“Really?” I hear you cry, something so soft, so unmeasurable and so nebulous can stop something so insidious and harmful?
Imagine being part of a relationship in which both parties don’t know exactly how or what they are feeling, or how to articulate or express the feeling, or how to get their needs met that relate to the feelings they are not actually acknowledging.
Imagine these people colliding with each other, relating in the best way they can and that best way being uninformed emotionally.
Imagine also knowing that each and every one of us has at least one emotion we are totally uncomfortable feeling, acknowledging or expressing and that we will do ANYTHING to avoid it, including, and most commonly, covering it with another which we over blow as a defence.
Imagine, if you will, being able to do this better, in a way that honours and respects yourself as well as your partner, in a way that gets your needs well met, allows fluid and fluent communication and, in this, in ways which prevent or replace domestic abuse scenarios.
We have four main, primary emotions: sadness, fear, anger and joy.
(Which one are YOU most uncomfortable with, which one are you most comfortable with?)
**N.B. You may not even have a sense of this, I didn’t used to and I had to do some pretty deep diving work on myself to get to the point where I did.
These primary emotions can mix, just as primary colours can, forming others such as excitement (fear and joy), frustration (anger and sadness), nostalgia (sadness and joy) and so our emotional range can be pretty broad, or we can repeat into the same old ones over and over.
We have choices around this which increase with our awareness.
Also, when our emotions are left unresolved, with the needs they flag up unmet, they can keep showing up over and over.
So, if when you were a small child, you were scared and didn’t get the safety you needed, you will get scared a LOT in an attempt to meet the original need. And if you are uncomfortable, or even disallowed, from feeling fear, you’ll cover it up with an emotion which feels safer for you.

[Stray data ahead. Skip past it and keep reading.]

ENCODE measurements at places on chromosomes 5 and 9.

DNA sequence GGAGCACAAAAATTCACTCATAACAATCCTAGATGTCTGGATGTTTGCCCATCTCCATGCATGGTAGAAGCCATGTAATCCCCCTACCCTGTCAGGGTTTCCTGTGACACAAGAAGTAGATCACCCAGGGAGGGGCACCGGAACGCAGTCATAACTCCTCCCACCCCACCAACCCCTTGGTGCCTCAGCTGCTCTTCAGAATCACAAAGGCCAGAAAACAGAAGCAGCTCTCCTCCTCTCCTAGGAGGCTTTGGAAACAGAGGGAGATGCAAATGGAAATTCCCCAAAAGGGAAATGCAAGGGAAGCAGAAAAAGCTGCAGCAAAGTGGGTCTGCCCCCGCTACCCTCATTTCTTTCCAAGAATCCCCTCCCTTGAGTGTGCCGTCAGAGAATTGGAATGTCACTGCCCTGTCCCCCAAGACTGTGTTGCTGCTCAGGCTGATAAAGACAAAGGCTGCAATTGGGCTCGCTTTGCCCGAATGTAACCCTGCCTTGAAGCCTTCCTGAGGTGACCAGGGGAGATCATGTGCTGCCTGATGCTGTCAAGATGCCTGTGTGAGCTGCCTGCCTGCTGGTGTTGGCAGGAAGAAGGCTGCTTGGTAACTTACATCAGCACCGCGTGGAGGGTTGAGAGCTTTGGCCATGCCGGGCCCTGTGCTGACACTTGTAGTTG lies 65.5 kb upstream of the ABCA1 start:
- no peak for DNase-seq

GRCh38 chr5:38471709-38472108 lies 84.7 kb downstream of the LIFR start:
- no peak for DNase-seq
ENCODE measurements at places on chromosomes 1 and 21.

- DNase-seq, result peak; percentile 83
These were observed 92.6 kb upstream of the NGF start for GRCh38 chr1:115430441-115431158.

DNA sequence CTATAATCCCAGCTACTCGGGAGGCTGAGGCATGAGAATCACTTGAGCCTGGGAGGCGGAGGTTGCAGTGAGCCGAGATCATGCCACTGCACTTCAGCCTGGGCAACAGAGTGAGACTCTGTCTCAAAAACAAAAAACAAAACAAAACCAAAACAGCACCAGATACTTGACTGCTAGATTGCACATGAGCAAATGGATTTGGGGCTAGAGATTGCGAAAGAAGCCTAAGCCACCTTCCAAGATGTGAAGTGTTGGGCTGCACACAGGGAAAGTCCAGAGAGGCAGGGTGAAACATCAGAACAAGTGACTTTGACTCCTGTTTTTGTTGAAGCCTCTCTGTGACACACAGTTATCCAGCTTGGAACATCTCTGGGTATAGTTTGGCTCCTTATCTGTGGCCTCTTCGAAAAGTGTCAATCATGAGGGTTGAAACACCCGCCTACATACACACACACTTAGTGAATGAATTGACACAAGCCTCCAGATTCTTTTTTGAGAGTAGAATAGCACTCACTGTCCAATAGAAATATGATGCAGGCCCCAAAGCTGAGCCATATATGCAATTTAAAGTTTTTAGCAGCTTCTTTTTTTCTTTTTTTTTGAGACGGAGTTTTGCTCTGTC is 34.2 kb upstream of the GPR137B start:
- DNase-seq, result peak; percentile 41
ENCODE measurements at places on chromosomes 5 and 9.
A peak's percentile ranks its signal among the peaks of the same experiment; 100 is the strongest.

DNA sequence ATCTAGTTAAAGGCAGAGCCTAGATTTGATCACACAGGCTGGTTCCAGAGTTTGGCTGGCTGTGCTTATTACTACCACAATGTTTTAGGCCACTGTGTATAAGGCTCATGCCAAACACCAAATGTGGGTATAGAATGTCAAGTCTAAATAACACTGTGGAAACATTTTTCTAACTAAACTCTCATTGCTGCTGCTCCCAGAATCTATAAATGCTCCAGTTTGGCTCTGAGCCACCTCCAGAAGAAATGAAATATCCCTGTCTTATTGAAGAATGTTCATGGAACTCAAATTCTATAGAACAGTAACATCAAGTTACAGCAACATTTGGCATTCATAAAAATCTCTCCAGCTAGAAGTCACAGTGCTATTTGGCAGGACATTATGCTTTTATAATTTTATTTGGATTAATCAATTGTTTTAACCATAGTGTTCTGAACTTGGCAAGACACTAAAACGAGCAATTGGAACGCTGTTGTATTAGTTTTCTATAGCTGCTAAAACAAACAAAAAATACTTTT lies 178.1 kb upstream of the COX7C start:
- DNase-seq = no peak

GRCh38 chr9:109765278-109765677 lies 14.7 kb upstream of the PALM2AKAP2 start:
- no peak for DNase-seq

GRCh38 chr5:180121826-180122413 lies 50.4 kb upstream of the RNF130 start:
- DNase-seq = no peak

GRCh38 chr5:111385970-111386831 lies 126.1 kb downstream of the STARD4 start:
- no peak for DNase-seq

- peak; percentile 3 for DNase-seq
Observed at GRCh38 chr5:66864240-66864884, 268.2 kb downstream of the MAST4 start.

So, what are our emotions for?
Well, this is how I see it, emotions are like the discomfort of a full bladder, or an itch, or a rumbly tummy, or a dry throat.
They’re a physical indication that you need to go and do something to help yourself out.
Fear prompts you to get safe.
Anger prompts you to put right a wrong.
Joy prompts you to share your good feelings with others.
Sadness prompts you toward comfort.
And just like full bladders and a rumbly tummies have causes, so do emotions.
Fear is caused by the presence of a threat.
Anger is caused by a wrong doing.
Joy is caused by the presence of a pleasure.
Sadness is caused by loss.
If you are feeling an emotion and can’t find the above causes in the here and now, it is likely your emotion is old and as yet, un-resolved.
And, so what? How can knowing this help to prevent or resolve a domestic abuse scenario?
Well, knowing the cause of your emotional responses, and treating the presence of an emotion in a similar way as you would to a full bladder or an itch, taking action and getting the need met takes all the heat out of them.
Also, recognising that some of your emotions are old, from a time gone by and not caused in the here and now can also help to take the heat out of a situation in the here and now.
Here is what to do:
● Next time you feel fear, ask yourself what the threat is and how you can get safe.
● Next time you feel anger, ask yourself what went wrong and how you can fix it.
● Next time you feel joy, share it!
● Next time you feel sadness, ask yourself what you have lost and how you can get the comfort you need.
And if you feel a mix, separate it out into its component parts and get your needs met.
You deserve to get your needs met.
Now, I am aware I have made something very complex seem as if it is simple and easy, and it may just turn out to be for you, and it may not.
If you need help and support to decipher and untangle your feelings, counselling, psychotherapy and also reading can help.
And, as you may know, if you are deep in it and need help to get out, NCDV and other support organisations are here for you.